Stephany Yong's Blog

US Students fall behind: What it says about the impact of a dollar in education

As high school seniors across the United States toil through the college application season, I paused to reflect upon my K-12 education. I attend a decent public high school in the suburbs of Los Angeles—the kids are driven, our parents push for good grades and our teachers expect record-breaking test scores every year. I have taken more standardized tests than I can count—SAT 9, CAT 6, the SAT I exam, SAT subject tests, Advanced Placement exams, International Baccalaureate exams, the high school exit exam and the list goes on. And still, I feel like there are holes in my education.

In the Newsweek article “Why Can’t American Students Compete,” the failure of the American education system is explored through deficiencies in mathematics, science and English. In the international exams administered by the Organization for Economic Cooperation and Development (OCED), only 32 percent of American students in the class of 2011 were deemed proficient in mathematics, placing the United States 32nd among the 65 participating countries. Even Massachusetts, with its renowned public and private schools, has barely half of its students test proficient in math (51 percent) while my native California has a math proficiency rate of 24 percent, the same figure as likewise bankrupt Greece. Eliminating claims that the United States tests a broader range of its youth population, Americans graduate fewer students from high school than the average developed country.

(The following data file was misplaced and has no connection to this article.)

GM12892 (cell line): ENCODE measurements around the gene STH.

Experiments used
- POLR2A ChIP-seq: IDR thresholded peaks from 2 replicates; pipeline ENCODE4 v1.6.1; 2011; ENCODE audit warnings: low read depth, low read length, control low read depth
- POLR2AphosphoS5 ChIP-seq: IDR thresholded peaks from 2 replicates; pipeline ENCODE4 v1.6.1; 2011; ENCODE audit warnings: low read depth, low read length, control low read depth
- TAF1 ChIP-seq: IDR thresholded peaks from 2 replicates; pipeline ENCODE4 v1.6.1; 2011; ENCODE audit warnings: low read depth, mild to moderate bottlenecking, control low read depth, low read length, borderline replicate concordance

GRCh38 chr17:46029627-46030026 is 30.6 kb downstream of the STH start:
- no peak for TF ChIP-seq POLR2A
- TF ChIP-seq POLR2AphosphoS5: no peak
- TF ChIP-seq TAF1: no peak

In addition, the No Child Left Behind allots for states to lower their already low standards in order to secure funding. In reality, the percentages of students who “pass” exams are grossly misrepresented—numerically and sometimes even ethically when teachers in Georgia were involved in a standardized testing cheating scandal this summer.

Herein lies the problem with the American education system: the emphasis on testing instead of teaching. We educate our kids without the aim of instilling in them a sense of intellectual courage to question unjustified beliefs in the search of knowledge; instead, we push the pencils. Curriculum is shaped in a manner for children to pass a set of exams in the spring in order for a school to secure a certain amount of funding.

When teachers start teaching to a test, the importance of the subject matter diminishes from valuable knowledge to necessary rote memorization. After the test, this artificial intelligence disintegrates, having it become difficult to apply in the real world. Expectations lower. Curiosity dwindles. Intellectualism takes a back seat behind passable digits. And from this, we lose the very purpose in educating our children.

Education is an investment, not a bet or wager in order to seek immediate tangible results. By educating a generation of Americans, this group will be ready in the scope of 20 years to take back those jobs in the Silicon Valley and contribute to the global economy. Similarly, such an investment will empower children in South America, Asia and Africa to take hold of their destinies in order to succeed in skilled occupations.

In 2011, the United States Department of Education allotted $71 billion to its budget, more than most of the developed countries we are losing to in the international OCED exams. How can we make every dollar count? Foremost, I found the solution most applicable into a local, grassroots context—the place where the educating happens. As in, more money on textbooks, instruction, quality teachers and smaller class sizes and less money on administrative costs like engraving images of the school mascot in the lunch area. Without the tools to succeed (like the shortage of textbooks as a result of budget cuts), students have nothing to facilitate such academic growth. Through supporting Givology’s aims, donors really do maximize the utility of every donation by having that dollar help a child receive a tool to succeed, whether it be tuition, a textbook or basic school supplies. Now that’s a smart investment.

Newsweek article link:


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